ALBANY — Two Albany sisters who dominated the top spots of the high school division for the past two years in the Albany Museum of Art’s annual “A Picture Is Worth a Thousand Words” essay competition are carrying that success over to the college division this year.

Winners in the fifth annual contest were announced recently at the AMA. Alana Dapper, an Albany State University student, captured first place in the college division. She won the $250 top prize for her essay “Looking Within.”

This year’s high school winner is Marci Scardino, a Sherwood Christian Academy student, who was awarded $250 for her essay “Penniless and Priceless.”

“We were impressed by both the quality and the number of essays we received,” Annie Vanoteghem, director of education and public programming for the AMA, said. “We had 80 submissions, with about two-thirds of those in the high school division. We have some really talented, creative writers in our schools and colleges.”

“I am thoroughly impressed by all 80 writers who took on this creative challenge, and we are heartened by these young members of our community who found inspiration in our galleries,” AMA Executive Director Andrew Wulf said. “After all, this museum is for them and everyone who has a passion for art.”

To compete in the contest, a high school or college student was required to visit the Albany Museum of Art and choose one of six designated objects in the current exhibitions. The student was then asked to write an essay of up to 1,000 words inspired by the selected artwork. The essay could be in any style or voice the student preferred, including poetry. Dually enrolled students were placed in the college division.

The objects that students were allowed to select from this year included:

♦ “Allegory of Bad Government” by Carrie Anne Baade of Florida State University, “Educators as Artists” exhibition;

♦ “Equestrian Me” by Charles Wells of Georgia Southwestern State University, “Educators as Artists;”

♦ “Beach Party” by Jaime Bull, “Figure Forward” exhibition;

♦ “The Creek VII” by Jill Frank, “Figure Forward;”

♦ “There Will Be Roses in Winter” by William Downs, “Figure Forward;”

♦ “Ontbijties Side A” by Michael Oliveri, “Fragments of a Violent World” exhibition.

In 2017, Alana Dapper won first place in the high school division. She followed that with second place last year, when she was edged out by her sister, Ashlynn Dapper. Ashlynn, a student dually enrolled at Sherwood Christian Academy and Truett McConnell University, won third place and a $75 award in the college division this year with her essay “That’s My Emma.”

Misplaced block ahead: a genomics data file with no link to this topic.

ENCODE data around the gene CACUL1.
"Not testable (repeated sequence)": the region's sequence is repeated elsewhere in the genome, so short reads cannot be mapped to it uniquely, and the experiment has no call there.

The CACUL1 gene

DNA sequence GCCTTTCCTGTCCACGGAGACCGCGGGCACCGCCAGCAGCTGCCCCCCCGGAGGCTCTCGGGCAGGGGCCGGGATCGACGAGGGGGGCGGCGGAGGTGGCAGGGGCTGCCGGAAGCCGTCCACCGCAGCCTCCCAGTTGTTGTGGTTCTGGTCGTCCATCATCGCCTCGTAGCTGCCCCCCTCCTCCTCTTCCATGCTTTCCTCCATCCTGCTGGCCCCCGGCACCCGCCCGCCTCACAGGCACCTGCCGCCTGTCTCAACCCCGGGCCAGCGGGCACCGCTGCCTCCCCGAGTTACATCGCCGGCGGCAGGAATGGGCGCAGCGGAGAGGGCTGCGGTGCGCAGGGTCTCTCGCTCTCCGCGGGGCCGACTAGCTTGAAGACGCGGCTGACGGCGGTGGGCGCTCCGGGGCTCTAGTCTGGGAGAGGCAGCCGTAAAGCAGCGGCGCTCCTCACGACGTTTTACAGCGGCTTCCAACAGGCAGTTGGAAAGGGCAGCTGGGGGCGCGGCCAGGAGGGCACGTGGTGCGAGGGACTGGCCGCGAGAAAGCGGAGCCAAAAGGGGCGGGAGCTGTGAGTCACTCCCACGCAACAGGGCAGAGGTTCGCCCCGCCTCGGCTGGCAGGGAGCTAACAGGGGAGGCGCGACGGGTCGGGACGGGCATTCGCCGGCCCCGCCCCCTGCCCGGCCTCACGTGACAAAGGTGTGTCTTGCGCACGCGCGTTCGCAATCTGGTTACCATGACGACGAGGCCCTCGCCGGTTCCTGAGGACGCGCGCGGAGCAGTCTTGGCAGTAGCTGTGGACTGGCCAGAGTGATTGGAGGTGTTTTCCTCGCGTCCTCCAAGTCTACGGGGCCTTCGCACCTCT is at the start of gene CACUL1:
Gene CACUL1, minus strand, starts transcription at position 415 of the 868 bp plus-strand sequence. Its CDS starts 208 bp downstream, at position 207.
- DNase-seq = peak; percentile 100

“We actually thought my sister and I weren’t going to be competing against each other this year,” Alana said after the ceremony Tuesday evening, “but because she (Ashlynn) is in a dual enrollment class, she got bumped up (to college division). We thought that was really funny. We just enjoy writing.”

Chloe Butts, a student at Georgia Southwestern State University, claimed second place and a $175 award with her poem “Vulnerability.” Honorable mentions in the college division went to Colleen Colman, dually enrolled at GSW and Lee County High School, for her essay “Flying Marshmallows,” and to Will Tomlinson, also a GSW student, for his essay “Ontbijtjes Side A.”

Deerfield-Windsor School student Christianna Ford won second place and $175 for “A Lovers Quarrel,” and third place with its $75 award went to Sherwood Christian student Ethen Kelley for “The Friend.”

High school honorable mentions went to Joy Kendrick, Sherwood Christian, for “Compassion,” and to Sophie Singleton, Deerfield-Windsor, for “Learning to Love Herself.”

At the awards ceremony in the AMA’s Haley Gallery, college winners Alana Dapper, Chloe Butts and Ashlynn Dapper read their essays to the group of 50 students and parents who attended the event.

“All three of the essays were very much enjoyed by the audience, and the students displayed wonderful public speaking skills,” Vanoteghem said.

The winning essays will be published on the AMA website, albanymuseum.com.

The essay submission period opened Aug. 24 and ended Sept. 21. Each category was judged by three individuals. All identifying information was scrubbed from the submissions before they were given to judges, who saw only a unique number for each essay. Judges selected first-, second- and third-place winners, as well as two honorable mentions. A numeric value was given to each essay, depending on where the judge ranked it, with the highest value for first place and lowest for honorable mention. Scores were then tallied, with essays placing according to the total points they earned from judges’ combined scores.

Judges for the competition were Jacqueline Floyd, a teacher with the Dougherty County School System; Angie Barber, school health program director for Phoebe Putney Memorial Hospital; Roseanna Almaee, retired from Albany State University; Joelle Fryman, executive director of the Albany Symphony Orchestra; Kris Letlow, president of the Georgia Artists Guild of Albany, and Jim Hendricks, director of marketing at the Albany Museum of Art.

If you have not experienced the artwork that inspired the students’ essays, you still have time. All three exhibitions will be open through the end of the day Saturday. Admission to the AMA is free.

Stay Informed